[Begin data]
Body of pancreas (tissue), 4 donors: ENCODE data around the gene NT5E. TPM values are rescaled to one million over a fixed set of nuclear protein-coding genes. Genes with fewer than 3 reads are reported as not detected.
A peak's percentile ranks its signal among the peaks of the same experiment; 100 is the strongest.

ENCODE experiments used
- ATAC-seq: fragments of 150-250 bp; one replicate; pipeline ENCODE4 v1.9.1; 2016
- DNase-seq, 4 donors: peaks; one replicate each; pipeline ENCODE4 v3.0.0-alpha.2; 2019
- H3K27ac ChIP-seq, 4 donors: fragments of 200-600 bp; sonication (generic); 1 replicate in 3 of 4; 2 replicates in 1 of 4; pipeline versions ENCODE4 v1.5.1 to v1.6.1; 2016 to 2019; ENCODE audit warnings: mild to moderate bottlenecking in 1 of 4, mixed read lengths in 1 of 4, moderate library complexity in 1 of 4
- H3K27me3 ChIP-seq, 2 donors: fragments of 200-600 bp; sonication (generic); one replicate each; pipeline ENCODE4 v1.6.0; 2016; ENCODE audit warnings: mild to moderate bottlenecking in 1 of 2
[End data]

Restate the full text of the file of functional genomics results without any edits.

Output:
Body of pancreas (tissue), 4 donors: ENCODE data around the gene NT5E. TPM values are rescaled to one million over a fixed set of nuclear protein-coding genes. Genes with fewer than 3 reads are reported as not detected.
A peak's percentile ranks its signal among the peaks of the same experiment; 100 is the strongest.

ENCODE experiments used
- ATAC-seq: fragments of 150-250 bp; one replicate; pipeline ENCODE4 v1.9.1; 2016
- DNase-seq, 4 donors: peaks; one replicate each; pipeline ENCODE4 v3.0.0-alpha.2; 2019
- H3K27ac ChIP-seq, 4 donors: fragments of 200-600 bp; sonication (generic); 1 replicate in 3 of 4; 2 replicates in 1 of 4; pipeline versions ENCODE4 v1.5.1 to v1.6.1; 2016 to 2019; ENCODE audit warnings: mild to moderate bottlenecking in 1 of 4, mixed read lengths in 1 of 4, moderate library complexity in 1 of 4
- H3K27me3 ChIP-seq, 2 donors: fragments of 200-600 bp; sonication (generic); one replicate each; pipeline ENCODE4 v1.6.0; 2016; ENCODE audit warnings: mild to moderate bottlenecking in 1 of 2